The July challenge for the Island Batik Ambassadors was “Artsy Fartsy,” and it was to showcase the beautiful Aurifil threads that are included in our twice yearly boxes. Aurifil is a partner in the Island Batik Ambassador program and as such has always been generous in sharing their threads with us.
I’ve been an Aurifil user for years, well before the Ambassador program. I love how low lint they are, and how perfectly they stitch! I can honestly say that both my piecing and my quilting improved after I tried Aurifil. No kidding.
Aurifil Threads - A Guide
So for the benefit of those of you who may not be as familiar with Aurifil, let me present this quick tutorial.
As you can see, Aurifil threads have different colored spools. The orange spools you see here are 50 wt. good for both piecing and quilting.
The green spools are 40 wt. which you can also use for piecing although I typically don’t. I use 40 wt for quilting and for machine applique. 40 wt is thicker than 50 wt by just a touch, so it’s more visible. Choose it when you want your quilting to show just a bit more than normal.
The grey spools are 28 wt. Because this thread is even thicker than 40 wt, use it when you want a decorative touch. For example,if you are adding a decorative stitch to the edges of your applique (such as a blanket stitch), use 28 wt for a bold look. You can quilt with 28 wt like I did in my challenge quilt, and it will be visible and add a nice texture. You can also hand-quilt with this thread.
Not shown because I didn’t use them in my piece but also included in my Island Batik box are these threads: the red spool on the left is 12 wt. and it’s perfect for sashiko, redwork, and other hand embroidery. It’s also a good choice in art quilting where you want the stitches to be an integral part of the piece.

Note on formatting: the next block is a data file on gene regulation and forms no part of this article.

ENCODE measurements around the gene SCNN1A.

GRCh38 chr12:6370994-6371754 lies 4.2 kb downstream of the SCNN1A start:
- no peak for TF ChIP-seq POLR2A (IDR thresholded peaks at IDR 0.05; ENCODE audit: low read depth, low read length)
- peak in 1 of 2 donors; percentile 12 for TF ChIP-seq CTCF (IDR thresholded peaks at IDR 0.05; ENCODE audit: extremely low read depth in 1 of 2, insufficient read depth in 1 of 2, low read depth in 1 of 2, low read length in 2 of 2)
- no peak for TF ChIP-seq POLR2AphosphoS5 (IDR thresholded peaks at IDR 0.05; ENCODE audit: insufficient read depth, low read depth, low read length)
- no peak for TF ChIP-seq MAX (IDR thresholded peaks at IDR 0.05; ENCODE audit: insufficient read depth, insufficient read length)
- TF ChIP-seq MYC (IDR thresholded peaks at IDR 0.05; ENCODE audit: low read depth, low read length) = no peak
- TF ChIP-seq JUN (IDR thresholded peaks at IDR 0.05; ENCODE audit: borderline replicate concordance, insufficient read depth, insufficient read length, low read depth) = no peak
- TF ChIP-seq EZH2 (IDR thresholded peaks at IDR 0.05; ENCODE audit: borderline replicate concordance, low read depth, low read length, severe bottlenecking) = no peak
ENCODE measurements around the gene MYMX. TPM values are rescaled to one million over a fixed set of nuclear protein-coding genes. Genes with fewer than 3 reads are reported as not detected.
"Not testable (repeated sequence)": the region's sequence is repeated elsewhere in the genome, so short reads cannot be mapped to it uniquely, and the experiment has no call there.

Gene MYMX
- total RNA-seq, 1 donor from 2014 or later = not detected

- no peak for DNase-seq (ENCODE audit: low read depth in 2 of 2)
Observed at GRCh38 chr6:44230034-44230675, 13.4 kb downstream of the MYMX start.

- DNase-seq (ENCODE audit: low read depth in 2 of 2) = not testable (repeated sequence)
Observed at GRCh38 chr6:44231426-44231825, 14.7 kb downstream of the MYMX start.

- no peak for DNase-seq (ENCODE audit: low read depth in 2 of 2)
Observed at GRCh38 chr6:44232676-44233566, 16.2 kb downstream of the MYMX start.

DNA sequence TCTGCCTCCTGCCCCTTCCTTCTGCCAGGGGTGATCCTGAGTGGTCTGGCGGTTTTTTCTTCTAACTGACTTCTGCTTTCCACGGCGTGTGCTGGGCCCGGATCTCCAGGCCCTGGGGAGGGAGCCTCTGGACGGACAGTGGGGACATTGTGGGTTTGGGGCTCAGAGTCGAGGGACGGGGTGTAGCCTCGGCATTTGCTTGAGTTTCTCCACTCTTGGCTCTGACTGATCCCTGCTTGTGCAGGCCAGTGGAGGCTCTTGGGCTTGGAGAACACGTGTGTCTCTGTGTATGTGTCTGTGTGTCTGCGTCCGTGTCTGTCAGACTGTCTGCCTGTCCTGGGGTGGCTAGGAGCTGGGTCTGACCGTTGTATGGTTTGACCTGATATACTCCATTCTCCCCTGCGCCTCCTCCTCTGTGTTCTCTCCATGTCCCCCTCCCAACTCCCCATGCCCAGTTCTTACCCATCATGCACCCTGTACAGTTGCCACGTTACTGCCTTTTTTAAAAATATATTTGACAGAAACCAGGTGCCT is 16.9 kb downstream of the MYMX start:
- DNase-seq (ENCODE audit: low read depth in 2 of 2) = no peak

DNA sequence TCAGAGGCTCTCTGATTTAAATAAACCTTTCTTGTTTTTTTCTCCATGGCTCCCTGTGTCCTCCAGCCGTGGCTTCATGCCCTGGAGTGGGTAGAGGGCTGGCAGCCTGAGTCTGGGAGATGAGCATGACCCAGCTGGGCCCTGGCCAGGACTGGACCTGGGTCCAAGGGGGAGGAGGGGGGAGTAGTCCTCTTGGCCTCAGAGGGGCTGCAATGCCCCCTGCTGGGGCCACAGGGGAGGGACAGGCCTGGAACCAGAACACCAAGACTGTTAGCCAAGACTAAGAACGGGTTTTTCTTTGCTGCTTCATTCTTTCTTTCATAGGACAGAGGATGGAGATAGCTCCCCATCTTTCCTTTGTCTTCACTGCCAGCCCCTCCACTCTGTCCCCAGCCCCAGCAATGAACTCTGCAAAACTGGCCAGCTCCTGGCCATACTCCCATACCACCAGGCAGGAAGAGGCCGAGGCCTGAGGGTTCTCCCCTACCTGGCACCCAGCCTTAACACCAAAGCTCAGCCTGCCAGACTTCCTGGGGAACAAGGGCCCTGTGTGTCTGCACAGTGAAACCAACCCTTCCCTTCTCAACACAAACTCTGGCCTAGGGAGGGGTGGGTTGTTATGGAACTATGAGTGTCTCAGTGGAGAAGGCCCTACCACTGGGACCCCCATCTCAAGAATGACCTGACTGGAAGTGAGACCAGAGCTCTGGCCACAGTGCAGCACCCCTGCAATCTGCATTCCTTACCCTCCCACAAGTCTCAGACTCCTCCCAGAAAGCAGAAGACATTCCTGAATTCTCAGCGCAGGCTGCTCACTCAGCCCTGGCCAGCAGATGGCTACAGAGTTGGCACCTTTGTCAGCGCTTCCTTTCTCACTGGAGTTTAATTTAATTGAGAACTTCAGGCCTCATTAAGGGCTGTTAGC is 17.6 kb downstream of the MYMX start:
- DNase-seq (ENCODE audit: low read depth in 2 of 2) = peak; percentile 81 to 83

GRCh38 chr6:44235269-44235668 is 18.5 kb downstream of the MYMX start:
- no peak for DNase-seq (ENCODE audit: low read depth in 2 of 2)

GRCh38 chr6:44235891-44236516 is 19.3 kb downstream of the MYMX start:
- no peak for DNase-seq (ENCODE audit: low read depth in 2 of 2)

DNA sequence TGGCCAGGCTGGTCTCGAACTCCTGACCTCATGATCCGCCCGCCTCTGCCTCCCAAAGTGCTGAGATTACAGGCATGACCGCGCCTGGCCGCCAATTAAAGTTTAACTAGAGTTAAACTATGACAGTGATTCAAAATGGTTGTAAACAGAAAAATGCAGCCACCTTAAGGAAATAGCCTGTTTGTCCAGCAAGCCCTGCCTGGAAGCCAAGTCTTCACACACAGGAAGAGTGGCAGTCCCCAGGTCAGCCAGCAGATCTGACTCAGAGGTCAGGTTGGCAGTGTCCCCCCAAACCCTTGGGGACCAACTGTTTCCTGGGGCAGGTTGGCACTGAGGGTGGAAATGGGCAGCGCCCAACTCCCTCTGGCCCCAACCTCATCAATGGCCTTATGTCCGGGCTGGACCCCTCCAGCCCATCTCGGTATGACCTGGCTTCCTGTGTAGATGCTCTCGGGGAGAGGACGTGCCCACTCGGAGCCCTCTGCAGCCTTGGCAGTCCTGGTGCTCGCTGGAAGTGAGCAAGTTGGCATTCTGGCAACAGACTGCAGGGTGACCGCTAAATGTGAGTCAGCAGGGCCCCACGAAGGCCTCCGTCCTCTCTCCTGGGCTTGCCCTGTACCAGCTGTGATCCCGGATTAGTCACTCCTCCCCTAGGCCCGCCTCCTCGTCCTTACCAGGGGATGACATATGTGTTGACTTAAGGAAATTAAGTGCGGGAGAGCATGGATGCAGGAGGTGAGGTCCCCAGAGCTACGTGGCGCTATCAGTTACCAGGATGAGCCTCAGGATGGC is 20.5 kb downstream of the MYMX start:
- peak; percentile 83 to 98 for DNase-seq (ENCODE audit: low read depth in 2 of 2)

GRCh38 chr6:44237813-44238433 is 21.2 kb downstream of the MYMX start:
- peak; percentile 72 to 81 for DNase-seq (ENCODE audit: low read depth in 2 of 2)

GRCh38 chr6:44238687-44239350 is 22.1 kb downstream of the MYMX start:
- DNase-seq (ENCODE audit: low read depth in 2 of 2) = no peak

The natural colored spool second from the left is Aurifloss, which is suited for embroidery just like other floss. The red spool third from the left is 12 wt. wool thread (actually, it’s a blend of wool and acrylic) that’s perfect for woolwork embroidery. The darker natural colored spool on the right is 80 wt. Because it’s so thin, this thread is perfect for hand piecing and applique, English paper piecing, “invisible” machine applique, and quilting.
Aurifil also makes other threads including an awesome invisible thread and a special thread designed just for the longarm that they call FortyThree (40 wt. 3-strand thread designed to take the stress of high-speed quilting). Always in Stitches (the quilt shop where I work) carries Aurifil threads so they keep me supplied.
I thought long and hard about how I wanted to showcase these wonderful threads in a quilt, and I came up with several ideas. I often sit on ideas while they gel until something nudges me in the right direction. I finally got the nudge after scanning through some photos and finding this one, of a cardinal on our bird feeder in the dead of winter.
I didn’t copy the photo exactly in my quilt, as you can see. I added another cardinal because just one seemed to lonely. I used a yellow and green batik as the background instead of the light grey of our house because I liked how the red cardinal fabric looked with it. I moved the spruce tree closer to the feeder than it was in the photo to improve the composition and I added less snow to its branches because I felt that the hint of snow was enough.